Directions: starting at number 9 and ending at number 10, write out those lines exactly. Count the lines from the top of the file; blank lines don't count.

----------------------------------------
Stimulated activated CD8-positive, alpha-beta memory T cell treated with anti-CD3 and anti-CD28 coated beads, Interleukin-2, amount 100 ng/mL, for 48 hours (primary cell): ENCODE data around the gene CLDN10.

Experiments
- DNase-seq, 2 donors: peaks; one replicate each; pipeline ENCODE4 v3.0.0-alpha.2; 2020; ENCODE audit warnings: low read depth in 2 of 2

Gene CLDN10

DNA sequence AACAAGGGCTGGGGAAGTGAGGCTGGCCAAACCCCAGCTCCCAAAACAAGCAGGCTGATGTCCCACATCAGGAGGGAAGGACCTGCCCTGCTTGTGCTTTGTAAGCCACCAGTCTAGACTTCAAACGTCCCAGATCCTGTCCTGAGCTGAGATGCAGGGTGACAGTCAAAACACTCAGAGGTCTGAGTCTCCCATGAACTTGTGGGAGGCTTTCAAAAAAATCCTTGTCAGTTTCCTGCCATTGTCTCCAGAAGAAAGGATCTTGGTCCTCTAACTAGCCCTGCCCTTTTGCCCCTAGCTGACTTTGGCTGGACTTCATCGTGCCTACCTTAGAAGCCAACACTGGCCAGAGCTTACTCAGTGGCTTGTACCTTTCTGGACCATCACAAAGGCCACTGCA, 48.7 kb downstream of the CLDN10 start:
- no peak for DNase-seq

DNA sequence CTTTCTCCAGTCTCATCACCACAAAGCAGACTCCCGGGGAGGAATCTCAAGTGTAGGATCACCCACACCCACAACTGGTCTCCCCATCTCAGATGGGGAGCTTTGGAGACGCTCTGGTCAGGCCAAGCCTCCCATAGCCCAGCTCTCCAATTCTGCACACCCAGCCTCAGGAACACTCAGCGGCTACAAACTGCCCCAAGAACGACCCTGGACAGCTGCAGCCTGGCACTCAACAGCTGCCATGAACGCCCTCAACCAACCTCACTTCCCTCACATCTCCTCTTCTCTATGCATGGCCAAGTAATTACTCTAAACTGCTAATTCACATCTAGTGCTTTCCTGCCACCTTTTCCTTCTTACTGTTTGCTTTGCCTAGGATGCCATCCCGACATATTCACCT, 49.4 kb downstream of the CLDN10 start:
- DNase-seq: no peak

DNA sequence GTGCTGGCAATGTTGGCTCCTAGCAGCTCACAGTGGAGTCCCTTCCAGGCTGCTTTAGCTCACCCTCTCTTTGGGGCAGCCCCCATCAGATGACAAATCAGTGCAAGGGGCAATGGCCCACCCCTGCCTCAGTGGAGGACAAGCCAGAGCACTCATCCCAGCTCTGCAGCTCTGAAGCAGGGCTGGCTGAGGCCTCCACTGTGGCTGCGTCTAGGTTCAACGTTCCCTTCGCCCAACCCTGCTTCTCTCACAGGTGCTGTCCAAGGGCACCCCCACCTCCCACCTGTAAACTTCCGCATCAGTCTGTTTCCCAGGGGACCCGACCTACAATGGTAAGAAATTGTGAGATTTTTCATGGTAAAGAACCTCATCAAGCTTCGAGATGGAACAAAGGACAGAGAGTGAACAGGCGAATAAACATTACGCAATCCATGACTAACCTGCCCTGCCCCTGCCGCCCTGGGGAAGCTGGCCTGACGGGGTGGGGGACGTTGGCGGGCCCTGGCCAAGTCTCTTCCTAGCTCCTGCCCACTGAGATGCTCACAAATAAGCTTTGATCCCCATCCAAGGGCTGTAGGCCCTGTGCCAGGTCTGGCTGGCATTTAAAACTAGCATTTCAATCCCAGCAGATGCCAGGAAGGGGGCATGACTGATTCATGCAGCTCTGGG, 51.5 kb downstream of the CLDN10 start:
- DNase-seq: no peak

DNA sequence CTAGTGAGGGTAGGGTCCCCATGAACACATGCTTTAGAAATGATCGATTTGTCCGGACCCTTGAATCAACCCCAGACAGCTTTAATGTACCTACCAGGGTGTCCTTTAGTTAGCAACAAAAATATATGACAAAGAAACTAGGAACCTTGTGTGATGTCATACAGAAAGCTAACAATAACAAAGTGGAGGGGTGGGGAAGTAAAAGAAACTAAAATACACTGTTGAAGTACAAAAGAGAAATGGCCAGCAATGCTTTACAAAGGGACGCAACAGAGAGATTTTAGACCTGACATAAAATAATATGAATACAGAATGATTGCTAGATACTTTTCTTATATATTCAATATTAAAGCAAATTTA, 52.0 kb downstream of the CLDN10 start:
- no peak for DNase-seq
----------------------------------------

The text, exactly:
DNA sequence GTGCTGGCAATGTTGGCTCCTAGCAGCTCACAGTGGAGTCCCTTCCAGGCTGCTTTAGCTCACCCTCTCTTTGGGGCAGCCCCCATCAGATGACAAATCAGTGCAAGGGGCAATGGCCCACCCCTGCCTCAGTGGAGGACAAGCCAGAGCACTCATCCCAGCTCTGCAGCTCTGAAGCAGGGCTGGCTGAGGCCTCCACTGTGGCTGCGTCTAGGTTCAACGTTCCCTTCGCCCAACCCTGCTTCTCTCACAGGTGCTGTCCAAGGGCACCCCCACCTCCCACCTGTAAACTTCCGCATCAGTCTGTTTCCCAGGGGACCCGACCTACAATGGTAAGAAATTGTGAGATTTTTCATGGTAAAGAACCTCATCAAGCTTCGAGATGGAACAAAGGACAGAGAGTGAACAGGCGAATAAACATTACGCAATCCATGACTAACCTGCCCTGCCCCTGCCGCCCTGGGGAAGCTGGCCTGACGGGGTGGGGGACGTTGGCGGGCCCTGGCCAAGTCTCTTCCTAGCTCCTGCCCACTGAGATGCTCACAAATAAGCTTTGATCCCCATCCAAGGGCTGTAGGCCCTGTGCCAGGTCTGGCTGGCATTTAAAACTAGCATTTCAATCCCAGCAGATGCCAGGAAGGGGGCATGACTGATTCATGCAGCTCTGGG, 51.5 kb downstream of the CLDN10 start:
- DNase-seq: no peak